Mark the date: California's roads could see driverless cars by June 2018.
A revised proposal by the California Department of Motor Vehicles updated its terms for driverless vehicles operating within state lines.
A new amendment brings driverless cars closer to the road by removing the requirement for a human backup driver.
Also, it deemphasizes the need for automakers to notify local officials of the "operational design domain" of its autonomous vehicles or a rundown of all instances where the car reverts to human-controlled from its self-driving setting.
A motion by the U.S. Senate last week also approved a bill to allow self-driving cars to operate without a human. Other amendments include a raised registration fee (currently $150 a year for a permit)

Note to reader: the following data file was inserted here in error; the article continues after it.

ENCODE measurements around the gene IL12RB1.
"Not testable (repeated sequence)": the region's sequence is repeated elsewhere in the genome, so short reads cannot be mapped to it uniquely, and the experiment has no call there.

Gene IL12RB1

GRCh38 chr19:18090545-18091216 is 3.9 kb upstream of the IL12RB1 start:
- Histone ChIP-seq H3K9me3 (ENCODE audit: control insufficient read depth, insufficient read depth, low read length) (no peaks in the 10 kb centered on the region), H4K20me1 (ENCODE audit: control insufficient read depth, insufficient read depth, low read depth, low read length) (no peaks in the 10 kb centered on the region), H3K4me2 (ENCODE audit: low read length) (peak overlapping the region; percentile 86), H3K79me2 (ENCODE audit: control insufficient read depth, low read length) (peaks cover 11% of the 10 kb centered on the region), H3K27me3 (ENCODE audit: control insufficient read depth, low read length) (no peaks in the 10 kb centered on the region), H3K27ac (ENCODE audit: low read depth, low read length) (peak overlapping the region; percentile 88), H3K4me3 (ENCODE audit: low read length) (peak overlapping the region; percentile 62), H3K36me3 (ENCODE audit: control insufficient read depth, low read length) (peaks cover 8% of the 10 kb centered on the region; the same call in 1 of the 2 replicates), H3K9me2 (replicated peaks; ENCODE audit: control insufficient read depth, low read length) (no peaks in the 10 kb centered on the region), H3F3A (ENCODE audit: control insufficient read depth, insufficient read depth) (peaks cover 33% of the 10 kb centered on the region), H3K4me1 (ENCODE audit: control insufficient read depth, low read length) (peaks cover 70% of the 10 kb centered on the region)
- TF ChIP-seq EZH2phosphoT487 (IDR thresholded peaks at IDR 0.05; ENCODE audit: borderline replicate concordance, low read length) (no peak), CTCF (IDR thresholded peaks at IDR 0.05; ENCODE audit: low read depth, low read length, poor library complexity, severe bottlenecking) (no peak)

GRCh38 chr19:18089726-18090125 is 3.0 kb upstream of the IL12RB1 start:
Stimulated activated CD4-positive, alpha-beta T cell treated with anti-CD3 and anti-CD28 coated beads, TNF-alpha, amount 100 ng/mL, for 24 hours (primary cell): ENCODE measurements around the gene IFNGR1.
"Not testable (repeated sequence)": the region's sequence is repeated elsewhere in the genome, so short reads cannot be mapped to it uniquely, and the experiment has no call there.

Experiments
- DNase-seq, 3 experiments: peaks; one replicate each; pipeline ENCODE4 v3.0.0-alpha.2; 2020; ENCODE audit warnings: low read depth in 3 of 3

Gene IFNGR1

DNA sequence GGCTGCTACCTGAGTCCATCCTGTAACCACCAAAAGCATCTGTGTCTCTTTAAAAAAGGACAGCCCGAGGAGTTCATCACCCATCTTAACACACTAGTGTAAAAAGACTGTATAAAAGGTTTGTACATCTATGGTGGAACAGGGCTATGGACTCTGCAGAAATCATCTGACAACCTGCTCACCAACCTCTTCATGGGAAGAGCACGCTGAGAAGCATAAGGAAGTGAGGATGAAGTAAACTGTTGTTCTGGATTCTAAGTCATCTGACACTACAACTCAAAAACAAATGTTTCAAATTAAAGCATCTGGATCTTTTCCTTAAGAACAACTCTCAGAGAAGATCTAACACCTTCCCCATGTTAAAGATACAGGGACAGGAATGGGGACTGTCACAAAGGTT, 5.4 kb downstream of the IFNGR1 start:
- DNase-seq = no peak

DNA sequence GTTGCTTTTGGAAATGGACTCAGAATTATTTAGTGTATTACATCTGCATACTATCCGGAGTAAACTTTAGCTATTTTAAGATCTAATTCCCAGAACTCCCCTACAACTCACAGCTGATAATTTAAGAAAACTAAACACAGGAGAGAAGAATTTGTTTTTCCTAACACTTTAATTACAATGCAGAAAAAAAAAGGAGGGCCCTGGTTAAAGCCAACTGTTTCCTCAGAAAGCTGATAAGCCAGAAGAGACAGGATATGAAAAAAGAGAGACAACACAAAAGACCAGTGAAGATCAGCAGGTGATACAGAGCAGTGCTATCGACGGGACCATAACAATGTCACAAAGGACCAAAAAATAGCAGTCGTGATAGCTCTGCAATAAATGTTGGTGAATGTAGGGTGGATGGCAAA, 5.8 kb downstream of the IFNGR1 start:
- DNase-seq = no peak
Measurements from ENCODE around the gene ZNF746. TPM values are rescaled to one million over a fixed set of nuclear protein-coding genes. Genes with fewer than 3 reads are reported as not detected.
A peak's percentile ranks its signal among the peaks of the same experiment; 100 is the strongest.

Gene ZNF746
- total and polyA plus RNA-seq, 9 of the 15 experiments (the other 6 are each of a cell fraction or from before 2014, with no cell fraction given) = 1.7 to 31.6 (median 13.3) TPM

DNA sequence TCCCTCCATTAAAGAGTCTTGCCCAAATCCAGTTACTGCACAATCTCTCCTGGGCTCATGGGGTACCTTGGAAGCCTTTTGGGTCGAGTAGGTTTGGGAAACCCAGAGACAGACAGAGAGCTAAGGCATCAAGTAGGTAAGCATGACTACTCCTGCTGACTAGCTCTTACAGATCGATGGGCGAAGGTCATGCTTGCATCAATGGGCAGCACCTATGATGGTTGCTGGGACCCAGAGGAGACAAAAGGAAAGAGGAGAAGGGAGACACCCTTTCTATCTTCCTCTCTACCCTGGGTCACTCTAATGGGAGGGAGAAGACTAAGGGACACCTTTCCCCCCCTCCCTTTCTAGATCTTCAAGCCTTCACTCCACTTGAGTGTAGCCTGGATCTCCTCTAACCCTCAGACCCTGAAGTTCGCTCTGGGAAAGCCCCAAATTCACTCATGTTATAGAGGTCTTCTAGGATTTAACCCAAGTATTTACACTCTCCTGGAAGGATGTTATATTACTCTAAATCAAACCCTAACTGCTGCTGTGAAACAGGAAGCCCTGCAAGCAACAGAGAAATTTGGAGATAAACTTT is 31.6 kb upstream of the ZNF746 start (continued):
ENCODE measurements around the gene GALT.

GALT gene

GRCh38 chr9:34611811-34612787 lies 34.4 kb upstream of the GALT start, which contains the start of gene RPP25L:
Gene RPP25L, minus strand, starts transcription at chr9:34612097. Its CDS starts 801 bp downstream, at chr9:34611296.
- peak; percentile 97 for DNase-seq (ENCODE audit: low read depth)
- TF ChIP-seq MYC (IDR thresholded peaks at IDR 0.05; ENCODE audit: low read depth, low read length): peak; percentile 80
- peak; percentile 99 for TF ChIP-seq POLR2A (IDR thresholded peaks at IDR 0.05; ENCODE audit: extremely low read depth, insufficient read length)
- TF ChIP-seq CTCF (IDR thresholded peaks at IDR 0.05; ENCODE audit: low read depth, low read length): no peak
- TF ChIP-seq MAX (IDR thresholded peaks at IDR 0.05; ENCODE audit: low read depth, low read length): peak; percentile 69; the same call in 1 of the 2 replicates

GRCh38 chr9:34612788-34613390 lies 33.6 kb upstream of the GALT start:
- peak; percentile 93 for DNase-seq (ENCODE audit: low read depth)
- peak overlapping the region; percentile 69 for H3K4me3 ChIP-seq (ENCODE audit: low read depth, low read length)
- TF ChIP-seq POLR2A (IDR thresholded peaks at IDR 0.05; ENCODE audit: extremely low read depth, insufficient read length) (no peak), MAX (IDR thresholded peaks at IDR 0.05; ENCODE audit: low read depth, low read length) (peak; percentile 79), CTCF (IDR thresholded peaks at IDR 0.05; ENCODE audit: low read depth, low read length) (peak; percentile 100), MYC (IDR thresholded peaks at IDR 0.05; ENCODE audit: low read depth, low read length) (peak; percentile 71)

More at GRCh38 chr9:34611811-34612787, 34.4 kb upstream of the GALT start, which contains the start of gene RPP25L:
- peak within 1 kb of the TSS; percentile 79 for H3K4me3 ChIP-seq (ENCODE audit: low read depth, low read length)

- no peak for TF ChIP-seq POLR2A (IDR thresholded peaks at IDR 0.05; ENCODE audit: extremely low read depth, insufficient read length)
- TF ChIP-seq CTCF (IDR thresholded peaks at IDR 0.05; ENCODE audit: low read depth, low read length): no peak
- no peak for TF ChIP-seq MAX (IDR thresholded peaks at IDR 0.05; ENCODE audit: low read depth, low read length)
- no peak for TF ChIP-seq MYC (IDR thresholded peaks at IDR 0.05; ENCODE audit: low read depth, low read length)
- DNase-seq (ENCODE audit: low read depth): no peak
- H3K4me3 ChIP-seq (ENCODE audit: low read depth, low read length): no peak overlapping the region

"We consider that we've always been the leader in the testing of these vehicles," said Brian Soublet, California DMV's deputy director and chief counsel, on a conference call. Although some states have may have moved faster to ease rules, "all indicators are it's continuing to grow in California."
At the moment, California has close to 300 self-driving cars by 42 auto and tech companies that have been licensed to run on public roads. It is competing heavily against known self-driving friendly states such as Arizona, Michigan, and Florida to become the number one testing ground for self-driving vehicle technology.
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